After years of interest, field tests and the conclusion of a pilot project, the U.S. Department of Homeland Security's Science and Technology Directorate (S&T) transitioned more than 100 multiband radios to 15 emergency response agencies around the nation, according to an Aug. 21 press release.
“Today, many state, local and federal emergency responders face communications interoperability challenges that put lives at risk,” said David Boyd, director of the S&T’s Office for Interoperability and Compatibility. “Thanks to the participation and insights of our state, local and federal pilot partners, S&T’s new multiband radio allows responders to communicate with other responding agencies and jurisdictions, regardless of radio band.”
Responders across agencies and jurisdictions can communicate critical information quickly with multiband radio, because the technology eliminates the need to carry multiple radios, swap or share radios, use a patching system, relay messages through dispatchers, or use runners to hand-carry messages.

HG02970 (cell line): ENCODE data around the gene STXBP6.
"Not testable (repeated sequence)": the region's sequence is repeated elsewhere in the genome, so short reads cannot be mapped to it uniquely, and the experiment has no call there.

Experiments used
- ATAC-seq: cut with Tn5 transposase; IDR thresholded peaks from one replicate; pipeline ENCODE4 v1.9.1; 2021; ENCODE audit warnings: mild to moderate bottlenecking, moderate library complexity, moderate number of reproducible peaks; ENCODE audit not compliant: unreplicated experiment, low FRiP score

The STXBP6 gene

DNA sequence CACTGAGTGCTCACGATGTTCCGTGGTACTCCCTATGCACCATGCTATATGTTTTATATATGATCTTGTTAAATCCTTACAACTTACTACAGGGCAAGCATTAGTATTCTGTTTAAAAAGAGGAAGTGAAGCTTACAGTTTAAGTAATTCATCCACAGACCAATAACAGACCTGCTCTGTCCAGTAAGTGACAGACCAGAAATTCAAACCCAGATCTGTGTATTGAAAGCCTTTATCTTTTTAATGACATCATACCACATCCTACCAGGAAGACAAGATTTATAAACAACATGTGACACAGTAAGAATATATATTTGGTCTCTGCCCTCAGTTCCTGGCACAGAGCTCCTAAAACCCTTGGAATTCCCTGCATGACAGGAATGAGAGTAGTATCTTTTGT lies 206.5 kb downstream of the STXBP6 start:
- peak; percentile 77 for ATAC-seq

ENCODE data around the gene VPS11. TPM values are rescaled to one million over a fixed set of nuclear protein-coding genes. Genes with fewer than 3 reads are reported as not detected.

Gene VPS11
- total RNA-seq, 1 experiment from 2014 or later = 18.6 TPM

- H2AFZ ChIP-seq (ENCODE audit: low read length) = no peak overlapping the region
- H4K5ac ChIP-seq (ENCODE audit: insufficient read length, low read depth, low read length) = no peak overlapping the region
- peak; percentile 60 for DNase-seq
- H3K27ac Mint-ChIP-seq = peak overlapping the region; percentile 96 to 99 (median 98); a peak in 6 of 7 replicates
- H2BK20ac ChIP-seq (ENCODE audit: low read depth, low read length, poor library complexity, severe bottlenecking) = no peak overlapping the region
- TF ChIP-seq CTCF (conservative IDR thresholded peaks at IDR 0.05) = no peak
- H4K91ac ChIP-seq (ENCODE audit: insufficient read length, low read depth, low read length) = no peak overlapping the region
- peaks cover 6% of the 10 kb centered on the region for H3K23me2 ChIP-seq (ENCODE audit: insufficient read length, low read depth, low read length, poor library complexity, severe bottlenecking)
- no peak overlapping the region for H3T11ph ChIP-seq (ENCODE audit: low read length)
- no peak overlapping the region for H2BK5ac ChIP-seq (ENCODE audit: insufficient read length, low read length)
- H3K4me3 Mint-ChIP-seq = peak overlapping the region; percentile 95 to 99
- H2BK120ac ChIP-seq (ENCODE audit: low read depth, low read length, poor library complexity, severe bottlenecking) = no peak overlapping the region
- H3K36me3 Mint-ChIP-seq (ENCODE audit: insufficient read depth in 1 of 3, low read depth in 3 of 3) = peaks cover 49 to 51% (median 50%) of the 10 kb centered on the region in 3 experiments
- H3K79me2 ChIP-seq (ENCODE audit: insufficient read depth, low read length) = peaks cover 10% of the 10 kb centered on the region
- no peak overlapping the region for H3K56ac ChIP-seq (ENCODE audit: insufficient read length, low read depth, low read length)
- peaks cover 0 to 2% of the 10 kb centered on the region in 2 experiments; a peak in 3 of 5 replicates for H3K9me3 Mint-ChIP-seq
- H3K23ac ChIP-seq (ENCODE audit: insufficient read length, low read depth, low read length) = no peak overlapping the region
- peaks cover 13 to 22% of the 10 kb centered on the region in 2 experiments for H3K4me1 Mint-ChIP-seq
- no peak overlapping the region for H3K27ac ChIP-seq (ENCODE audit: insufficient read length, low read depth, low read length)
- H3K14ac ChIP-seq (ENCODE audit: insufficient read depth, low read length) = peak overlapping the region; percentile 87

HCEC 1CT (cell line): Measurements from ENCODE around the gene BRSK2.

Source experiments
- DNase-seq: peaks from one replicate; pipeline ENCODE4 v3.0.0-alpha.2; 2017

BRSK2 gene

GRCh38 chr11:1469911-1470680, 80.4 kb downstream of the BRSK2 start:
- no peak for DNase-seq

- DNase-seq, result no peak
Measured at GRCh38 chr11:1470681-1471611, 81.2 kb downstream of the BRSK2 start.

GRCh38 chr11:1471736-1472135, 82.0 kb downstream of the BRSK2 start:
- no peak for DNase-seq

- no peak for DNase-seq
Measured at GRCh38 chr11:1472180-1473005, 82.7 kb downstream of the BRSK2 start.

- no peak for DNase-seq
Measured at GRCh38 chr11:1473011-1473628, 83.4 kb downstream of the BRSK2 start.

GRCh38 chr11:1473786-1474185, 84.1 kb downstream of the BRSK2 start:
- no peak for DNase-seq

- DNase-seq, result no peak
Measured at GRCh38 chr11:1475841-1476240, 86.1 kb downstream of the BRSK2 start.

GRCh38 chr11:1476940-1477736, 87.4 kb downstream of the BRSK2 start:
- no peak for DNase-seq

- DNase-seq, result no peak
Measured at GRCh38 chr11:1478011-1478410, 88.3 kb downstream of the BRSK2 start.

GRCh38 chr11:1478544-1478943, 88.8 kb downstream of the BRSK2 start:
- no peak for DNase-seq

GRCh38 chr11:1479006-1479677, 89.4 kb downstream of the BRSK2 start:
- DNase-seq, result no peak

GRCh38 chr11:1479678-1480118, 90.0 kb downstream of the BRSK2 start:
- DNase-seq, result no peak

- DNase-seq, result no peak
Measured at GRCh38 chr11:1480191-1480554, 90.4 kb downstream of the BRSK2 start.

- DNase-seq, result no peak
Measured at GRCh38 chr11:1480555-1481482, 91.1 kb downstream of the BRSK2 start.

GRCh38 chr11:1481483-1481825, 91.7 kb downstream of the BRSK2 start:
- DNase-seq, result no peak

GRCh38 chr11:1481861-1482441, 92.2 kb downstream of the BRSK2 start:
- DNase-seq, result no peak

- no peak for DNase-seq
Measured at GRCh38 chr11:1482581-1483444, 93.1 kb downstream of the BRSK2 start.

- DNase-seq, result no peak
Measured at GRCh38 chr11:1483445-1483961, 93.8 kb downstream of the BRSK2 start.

In June 2011, amid an estimated crowd of 400,000, multiband radios were used at the New Orleans Jazz and Heritage Festival, one of several tests that year. During the event, responders from 16 local, state and federal agencies tested the noise suppression and interoperability of their radios. Signal coverage for the test was 96 percent, and the radios were generally received favorably by responders. Many responders particularly liked the idea of only needing one radio, though some complained of the long antenna found on the Harris Unity XG-100P radio that was used in the test.
First responders can use the multiband radios in bands between 136 and 870 MHz, including the primary public safety very high frequency and ultra high frequency bands and the 700 and 800 MHz bands. When authorized, the radio also operates in the U.S. Defense Department bands and two federal bands.
Sales of multiband radios are increasing, and one manufacturer reported more than 20,000 radios sold. The Department of Interior spent $90,000 and the U.S. Marine Corps is expected to spend $49 million on multiband radios, according to the S&T.
Pilot partners that are receiving new multiband radios include: